Sprint Series of Oklahoma adds two datesOKLAHOMA CITY, Okla. – Officials with the Sprint Series of Oklahoma IMCA Racesaver Series are proud to announce two additions to the inaugural 2016 schedule.The first schedule addition will see the tour make its second appearance of the season at Brill Motor Speedway in Meeker on Saturday, Aug. 27. When the series last visited the ¼-mile, red-clay oval back on April 23 it was Jake Martens picking up the victory over a 19-car field.Also added will be a return trip to Oklahoma Sports Park in Ada on Saturday, Sept. 24. This event is tentatively slated to be the season-ending point race for the series, pending a Sept. 25 addition. The series last visited Oklahoma Sports Park on June 18, when Joe Wood Jr. picked up the victory.For more information concerning the Sprint Series of Oklahoma, call Jim Messmer at 405 417-2202.
Published on October 3, 2016 at 11:53 pm Contact Matthew: firstname.lastname@example.org | @MatthewGut21 Jukka Masalin is Syracuse’s fruit snacks culprit. Nestled somewhere in the associate head coach’s office lie a stash of hidden packets. They are beloved, weigh only a few ounces and fit easily into pockets.Yet they are off limits to players. Only on special occasions, namely road trips, does Masalin grant players their favorite treat. Syracuse loves fruit snacks. Coaches rely on the treats to get them through the afternoon drag. Players eat them between class, during road trips and before games. The Orange (8-1-1, 2-1-1 Atlantic Coast) will once again devour packages on its two-hour bus ride east to Albany, New York for Tuesday’s matchup against the Great Danes at 7 p.m. “On away trips, that’s always a fan favorite,” said senior midfielder Oyvind Alseth. “When a new pack is open, you have to be near the front of the line if you’re hoping to get some of that because they go quickly. A lot of my teammates are very, very fond of the fruit snacks.”For years, Masalin has trekked to local Wegmans stores, BJ’s Wholesale Club in East Syracuse and Costco Wholesale in Camillus to replenish his supply. He usually buys them in bulk because “these guys eat like horses,” he said. “I have to feed them all the time. That’s the problem.”AdvertisementThis is placeholder textThe Orange goes through boxes of them. The team is “always” munching on fruit snacks — sometimes instead of studying. Manley Field House’s Grab N’ Go, a cafe for athletes, offers a variety of snacks, but there are no fruit snacks there. Players must either buy their own or sneak into Masalin’s office.“We’re not supposed to know where they are,” forward Sergio Camargo said. “Even though I’m a transfer, I’m a senior and closer to the other seniors, so we know the inside and outs. Every once in awhile I go in there and steal some.”Since the packages are light, players bring bags on their carry-ons at the airport, passing through security just fine.The snacks are not for everyone. Camargo is a fan, but notes he’s “more of a fruit and nut kind of guy,” so he limits his fruit snack consumption. Sophomore goalkeeper Hendrik Hilpert abstains altogether. “I have to watch my weight,” Hilpert said. “The other players can have a little more fun with that stuff.”They go through several boxes every couple of weeks and hoard them in their rooms. Senior forward Chris Nanco, who already has four goals, always has a few packets in his backpack because he never knows when he might need to nibble. Even his head coach has taken part.“I’ve indulged like my 9-year-old daughter,” Syracuse head coach Ian McIntyre said. “There’s a little bit of sugar in there, so it’s not ideal. But I can indulge.”They have 11 grams of sugar per mini package. Fruit snacks were originally intended for backpackers because they are a lightweight, convenient, high-energy food, according to Welch’s website. They also can enhance soccer players’ energy levels, said Jane Burrell Uzcategui, an instructor of nutrition in the David B. Falk College of Sport and Human Dynamics.The snacks, which contain 80 calories and 20 grams of carbohydrates, usually are a wise choice for players, she said. “Soccer is the kind of sport where having a carbohydrate-rich diet helps athletes restore and play at higher intensity,” Uzcategui said. “They’re a good choice for a little pick-me-up. But if they’re not playing the whole game, they don’t need them. It’s for the ones playing all of the game, the ones needing more calories.”Their effect is like that of Gatorade, Uzcategui said. The snacks work especially well for athletes who grow anxious before games and have difficulty eating. During games, Uzcategui emphasized athletes should strive for 30-50 grams of carbs every hour. Three packets an hour will suffice, but Uzcategui said nothing should replace water consumption. One of the snack’s notable pitfalls is its stickiness. It’s “not good” for sugar to sit on teeth, Uzcategui said, as high consumption can lead to cavities. But the snacks are convenient and easy to digest — enough of a draw for SU. “Look, we’ve got a volunteer assistant and a graduate assistant,” McIntyre said. “These guys don’t eat much, so we use fruit snacks to get them through the day.“It may not be a guilty pleasure, but it is a pleasure we enjoy.” Comments Facebook Twitter Google+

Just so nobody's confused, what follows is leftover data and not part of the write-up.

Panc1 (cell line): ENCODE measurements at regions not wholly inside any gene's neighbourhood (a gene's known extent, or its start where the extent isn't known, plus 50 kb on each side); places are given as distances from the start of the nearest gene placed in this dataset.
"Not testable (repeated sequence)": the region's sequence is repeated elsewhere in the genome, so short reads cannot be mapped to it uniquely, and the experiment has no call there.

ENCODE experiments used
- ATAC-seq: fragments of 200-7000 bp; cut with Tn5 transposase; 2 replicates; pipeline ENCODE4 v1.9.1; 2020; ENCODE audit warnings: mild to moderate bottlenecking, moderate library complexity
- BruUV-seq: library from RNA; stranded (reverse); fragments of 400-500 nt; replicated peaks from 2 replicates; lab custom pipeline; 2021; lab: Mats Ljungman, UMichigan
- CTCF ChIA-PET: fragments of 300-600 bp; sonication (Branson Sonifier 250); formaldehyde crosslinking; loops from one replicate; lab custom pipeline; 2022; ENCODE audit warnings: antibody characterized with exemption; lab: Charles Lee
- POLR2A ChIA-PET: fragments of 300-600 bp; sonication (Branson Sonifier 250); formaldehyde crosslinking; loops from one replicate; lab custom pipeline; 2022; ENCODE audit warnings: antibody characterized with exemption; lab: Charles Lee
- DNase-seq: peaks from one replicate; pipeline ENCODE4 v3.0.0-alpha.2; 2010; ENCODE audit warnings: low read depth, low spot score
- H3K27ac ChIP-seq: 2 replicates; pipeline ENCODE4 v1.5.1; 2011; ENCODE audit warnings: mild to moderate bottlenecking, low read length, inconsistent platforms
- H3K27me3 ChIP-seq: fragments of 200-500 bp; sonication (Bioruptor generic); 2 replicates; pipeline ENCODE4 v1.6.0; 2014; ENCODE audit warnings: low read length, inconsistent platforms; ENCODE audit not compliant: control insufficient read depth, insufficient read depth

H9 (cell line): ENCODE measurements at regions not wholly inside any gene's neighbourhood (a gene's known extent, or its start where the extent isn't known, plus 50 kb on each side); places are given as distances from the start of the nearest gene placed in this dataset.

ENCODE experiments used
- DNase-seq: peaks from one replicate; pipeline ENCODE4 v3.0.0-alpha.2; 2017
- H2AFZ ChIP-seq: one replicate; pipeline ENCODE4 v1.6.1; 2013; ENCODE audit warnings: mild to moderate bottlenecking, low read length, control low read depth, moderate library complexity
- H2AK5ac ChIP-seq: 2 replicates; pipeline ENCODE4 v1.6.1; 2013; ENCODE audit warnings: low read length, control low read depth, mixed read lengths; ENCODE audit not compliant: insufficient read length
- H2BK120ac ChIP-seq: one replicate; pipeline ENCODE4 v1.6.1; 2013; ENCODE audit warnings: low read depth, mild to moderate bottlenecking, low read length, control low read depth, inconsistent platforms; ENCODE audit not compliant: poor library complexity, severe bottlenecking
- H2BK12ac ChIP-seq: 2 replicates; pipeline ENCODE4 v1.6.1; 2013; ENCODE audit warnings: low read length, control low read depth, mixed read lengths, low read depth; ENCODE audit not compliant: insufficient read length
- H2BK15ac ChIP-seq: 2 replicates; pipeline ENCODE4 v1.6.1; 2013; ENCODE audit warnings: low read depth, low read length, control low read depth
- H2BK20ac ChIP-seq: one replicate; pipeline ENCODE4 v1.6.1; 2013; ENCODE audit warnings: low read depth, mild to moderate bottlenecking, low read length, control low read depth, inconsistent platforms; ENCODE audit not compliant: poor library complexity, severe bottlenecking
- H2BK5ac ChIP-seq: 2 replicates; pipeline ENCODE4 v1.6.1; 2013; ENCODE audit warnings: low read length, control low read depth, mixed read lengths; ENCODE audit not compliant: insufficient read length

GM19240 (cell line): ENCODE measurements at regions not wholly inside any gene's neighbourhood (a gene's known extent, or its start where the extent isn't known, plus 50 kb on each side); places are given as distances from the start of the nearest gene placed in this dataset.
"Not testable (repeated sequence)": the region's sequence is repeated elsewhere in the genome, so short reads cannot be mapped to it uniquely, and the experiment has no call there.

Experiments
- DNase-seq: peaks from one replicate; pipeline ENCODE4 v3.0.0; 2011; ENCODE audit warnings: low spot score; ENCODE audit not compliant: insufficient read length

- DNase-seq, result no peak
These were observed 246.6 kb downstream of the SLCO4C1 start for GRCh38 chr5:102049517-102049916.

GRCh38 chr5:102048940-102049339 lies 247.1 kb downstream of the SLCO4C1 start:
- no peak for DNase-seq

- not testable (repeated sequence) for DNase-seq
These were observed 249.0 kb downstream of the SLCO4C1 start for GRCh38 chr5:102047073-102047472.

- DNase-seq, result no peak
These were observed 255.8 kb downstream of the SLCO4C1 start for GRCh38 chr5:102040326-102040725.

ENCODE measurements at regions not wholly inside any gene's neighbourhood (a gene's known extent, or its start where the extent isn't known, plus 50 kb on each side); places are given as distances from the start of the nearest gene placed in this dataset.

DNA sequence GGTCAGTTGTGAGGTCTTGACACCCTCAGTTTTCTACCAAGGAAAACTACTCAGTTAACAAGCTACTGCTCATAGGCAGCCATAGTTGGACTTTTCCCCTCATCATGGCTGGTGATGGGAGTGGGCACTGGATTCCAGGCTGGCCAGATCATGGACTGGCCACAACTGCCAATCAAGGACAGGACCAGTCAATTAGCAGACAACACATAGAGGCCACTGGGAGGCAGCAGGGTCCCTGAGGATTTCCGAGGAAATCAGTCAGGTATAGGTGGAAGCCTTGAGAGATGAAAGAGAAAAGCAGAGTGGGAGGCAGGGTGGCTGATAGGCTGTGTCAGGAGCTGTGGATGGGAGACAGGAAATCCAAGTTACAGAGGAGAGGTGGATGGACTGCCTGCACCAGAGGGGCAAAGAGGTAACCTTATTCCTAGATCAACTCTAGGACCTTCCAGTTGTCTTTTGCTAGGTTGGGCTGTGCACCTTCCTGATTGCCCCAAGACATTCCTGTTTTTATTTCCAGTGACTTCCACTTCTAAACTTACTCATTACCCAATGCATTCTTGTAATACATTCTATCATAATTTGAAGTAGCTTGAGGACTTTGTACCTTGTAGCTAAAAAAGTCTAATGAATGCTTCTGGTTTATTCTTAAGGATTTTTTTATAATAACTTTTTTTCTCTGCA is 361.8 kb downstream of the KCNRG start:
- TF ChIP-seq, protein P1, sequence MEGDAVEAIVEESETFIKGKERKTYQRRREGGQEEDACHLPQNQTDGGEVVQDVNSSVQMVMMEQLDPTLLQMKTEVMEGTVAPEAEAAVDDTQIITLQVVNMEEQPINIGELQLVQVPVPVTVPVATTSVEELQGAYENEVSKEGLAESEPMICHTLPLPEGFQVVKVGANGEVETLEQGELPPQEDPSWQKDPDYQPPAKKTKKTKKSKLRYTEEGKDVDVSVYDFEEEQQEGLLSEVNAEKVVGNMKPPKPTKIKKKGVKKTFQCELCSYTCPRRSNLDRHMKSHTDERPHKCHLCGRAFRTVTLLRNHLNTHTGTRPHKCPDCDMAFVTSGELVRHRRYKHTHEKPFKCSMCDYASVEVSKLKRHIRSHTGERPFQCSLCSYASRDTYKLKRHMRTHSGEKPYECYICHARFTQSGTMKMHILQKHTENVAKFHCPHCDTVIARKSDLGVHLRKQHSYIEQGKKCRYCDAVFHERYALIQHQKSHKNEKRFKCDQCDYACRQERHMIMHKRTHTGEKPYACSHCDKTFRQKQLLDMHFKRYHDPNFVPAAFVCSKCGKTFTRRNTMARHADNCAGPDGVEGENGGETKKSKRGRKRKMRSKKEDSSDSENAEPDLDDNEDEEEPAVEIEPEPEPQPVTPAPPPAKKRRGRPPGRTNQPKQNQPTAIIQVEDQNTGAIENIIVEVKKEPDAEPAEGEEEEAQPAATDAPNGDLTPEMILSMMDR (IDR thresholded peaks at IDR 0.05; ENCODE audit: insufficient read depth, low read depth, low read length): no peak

Share StumbleUpon UKGC data reveals ‘notable recovery’ for sports betting July 6, 2020 UKGC data finds low level gambling pick-up in lockdown June 12, 2020 GambleAware data finds stigma to be key barrier to treatment for women July 16, 2020 Related Articles Share Submit A YouGov survey commissioned by the Industry Group For Responsible Gambling (IGRG) has found that 77% of people believe they have enough information to gamble safely and responsibly. The poll, which questioned more than 2,000 adults about their gambling habits over the last 12 months, has been published ahead of Responsible Gambling Week which takes place from 7-13 November. The report highlighted that while the majority of punters had sufficient information on responsible gambling initiatives, there was strong support for a public education campaign to promote safe gambling. 59% of respondents felt as though such a campaign was as important, or more important, than a campaign to promote responsible drinking; or active lifestyles (55%), a smoke-free environment (55%), safe sex (54%) and healthy eating (53%). While 53% of those polled were unaware of a campaign to promote safer gambling.The survey also revealed that 35% of players would like to receive information at the point of registering for a game.John Hagan, chair of the IGRG, explained: “This research highlights the importance of educating everyone about the importance of safer gambling, including those who think the messages do not apply to them. “Every problem gambler is someone who once thought they didn’t have a problem. Most people gamble responsibly and purely for enjoyment, but we want safer gambling messages, such as setting time limits or spending limits, to become as instinctive as putting on a seatbelt when you get into your car.“Promoting safer gambling is a year-round responsibility, which operators and their staff take very seriously. The poll shows there is strong support for a public education campaign and the objective of Responsible Gambling Week is to educate people about safer gambling, but the campaign is just one aspect of the work being done by the industry throughout the year to protect its customers.”In the results of the poll, YouGov and the IGRG also emphasised a distinction between ‘soft gambling’ and ‘hard gambling’. Soft gambling constitutes the types of gaming which many do not regard as gambling at all, and so-called hard gambling, which they believe may not apply to them.42% of those polled revealed that they did not consider playing games in arcades as gambling, while 40% thought that playing in a bingo club does not constitute gambling, nor does playing the lottery (33%) or buying scratch cards (29%).The poll also gave an insight into the safer gambling messages people found most relevant to them:Only spend what you can afford – 55%Set your limits – 40%Never chase your losses – 39%Gambling is not the answer to any problem – 36%Gambling shouldn’t interfere with personal relationships – 32%Gambling when angry or upset is not a good idea – 30%